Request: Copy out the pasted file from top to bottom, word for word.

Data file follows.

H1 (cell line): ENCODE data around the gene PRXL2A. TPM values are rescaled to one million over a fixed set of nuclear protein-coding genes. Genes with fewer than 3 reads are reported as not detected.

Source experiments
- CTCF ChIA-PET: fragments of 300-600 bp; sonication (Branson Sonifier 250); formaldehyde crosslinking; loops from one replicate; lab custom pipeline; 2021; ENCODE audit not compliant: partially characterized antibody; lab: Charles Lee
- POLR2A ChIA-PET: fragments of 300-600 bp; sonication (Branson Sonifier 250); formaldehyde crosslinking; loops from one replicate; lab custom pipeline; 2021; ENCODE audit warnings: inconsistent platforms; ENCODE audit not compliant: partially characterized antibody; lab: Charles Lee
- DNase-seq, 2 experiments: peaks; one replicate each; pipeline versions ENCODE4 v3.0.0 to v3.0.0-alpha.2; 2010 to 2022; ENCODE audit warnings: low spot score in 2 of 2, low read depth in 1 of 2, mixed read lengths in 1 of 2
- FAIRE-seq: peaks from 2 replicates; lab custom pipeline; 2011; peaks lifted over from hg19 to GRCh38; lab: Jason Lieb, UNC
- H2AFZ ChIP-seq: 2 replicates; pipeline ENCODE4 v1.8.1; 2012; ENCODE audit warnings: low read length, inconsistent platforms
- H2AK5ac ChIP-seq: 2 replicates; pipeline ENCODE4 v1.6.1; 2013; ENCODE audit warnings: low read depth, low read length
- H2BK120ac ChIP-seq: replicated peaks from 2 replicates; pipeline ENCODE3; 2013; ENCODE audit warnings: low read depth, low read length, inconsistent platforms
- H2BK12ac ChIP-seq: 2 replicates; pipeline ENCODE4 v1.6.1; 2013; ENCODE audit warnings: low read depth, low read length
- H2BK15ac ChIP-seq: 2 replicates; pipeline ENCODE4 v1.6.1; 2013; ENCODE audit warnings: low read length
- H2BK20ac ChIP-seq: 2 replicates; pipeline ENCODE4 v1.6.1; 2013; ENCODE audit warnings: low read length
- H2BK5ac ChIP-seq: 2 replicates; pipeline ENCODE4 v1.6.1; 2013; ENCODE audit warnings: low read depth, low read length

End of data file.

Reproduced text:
H1 (cell line): ENCODE data around the gene PRXL2A. TPM values are rescaled to one million over a fixed set of nuclear protein-coding genes. Genes with fewer than 3 reads are reported as not detected.

Source experiments
- CTCF ChIA-PET: fragments of 300-600 bp; sonication (Branson Sonifier 250); formaldehyde crosslinking; loops from one replicate; lab custom pipeline; 2021; ENCODE audit not compliant: partially characterized antibody; lab: Charles Lee
- POLR2A ChIA-PET: fragments of 300-600 bp; sonication (Branson Sonifier 250); formaldehyde crosslinking; loops from one replicate; lab custom pipeline; 2021; ENCODE audit warnings: inconsistent platforms; ENCODE audit not compliant: partially characterized antibody; lab: Charles Lee
- DNase-seq, 2 experiments: peaks; one replicate each; pipeline versions ENCODE4 v3.0.0 to v3.0.0-alpha.2; 2010 to 2022; ENCODE audit warnings: low spot score in 2 of 2, low read depth in 1 of 2, mixed read lengths in 1 of 2
- FAIRE-seq: peaks from 2 replicates; lab custom pipeline; 2011; peaks lifted over from hg19 to GRCh38; lab: Jason Lieb, UNC
- H2AFZ ChIP-seq: 2 replicates; pipeline ENCODE4 v1.8.1; 2012; ENCODE audit warnings: low read length, inconsistent platforms
- H2AK5ac ChIP-seq: 2 replicates; pipeline ENCODE4 v1.6.1; 2013; ENCODE audit warnings: low read depth, low read length
- H2BK120ac ChIP-seq: replicated peaks from 2 replicates; pipeline ENCODE3; 2013; ENCODE audit warnings: low read depth, low read length, inconsistent platforms
- H2BK12ac ChIP-seq: 2 replicates; pipeline ENCODE4 v1.6.1; 2013; ENCODE audit warnings: low read depth, low read length
- H2BK15ac ChIP-seq: 2 replicates; pipeline ENCODE4 v1.6.1; 2013; ENCODE audit warnings: low read length
- H2BK20ac ChIP-seq: 2 replicates; pipeline ENCODE4 v1.6.1; 2013; ENCODE audit warnings: low read length
- H2BK5ac ChIP-seq: 2 replicates; pipeline ENCODE4 v1.6.1; 2013; ENCODE audit warnings: low read depth, low read length